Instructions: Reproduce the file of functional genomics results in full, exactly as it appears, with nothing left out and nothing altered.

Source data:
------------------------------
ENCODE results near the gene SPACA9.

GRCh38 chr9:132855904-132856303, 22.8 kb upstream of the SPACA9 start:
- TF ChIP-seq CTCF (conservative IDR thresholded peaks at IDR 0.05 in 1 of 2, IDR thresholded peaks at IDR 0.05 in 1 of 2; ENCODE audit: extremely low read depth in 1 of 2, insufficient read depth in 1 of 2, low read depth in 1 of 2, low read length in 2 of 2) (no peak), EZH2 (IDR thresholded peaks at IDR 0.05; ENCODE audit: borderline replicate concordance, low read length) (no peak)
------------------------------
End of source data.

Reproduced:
ENCODE results near the gene SPACA9.

GRCh38 chr9:132855904-132856303, 22.8 kb upstream of the SPACA9 start:
- TF ChIP-seq CTCF (conservative IDR thresholded peaks at IDR 0.05 in 1 of 2, IDR thresholded peaks at IDR 0.05 in 1 of 2; ENCODE audit: extremely low read depth in 1 of 2, insufficient read depth in 1 of 2, low read depth in 1 of 2, low read length in 2 of 2) (no peak), EZH2 (IDR thresholded peaks at IDR 0.05; ENCODE audit: borderline replicate concordance, low read length) (no peak)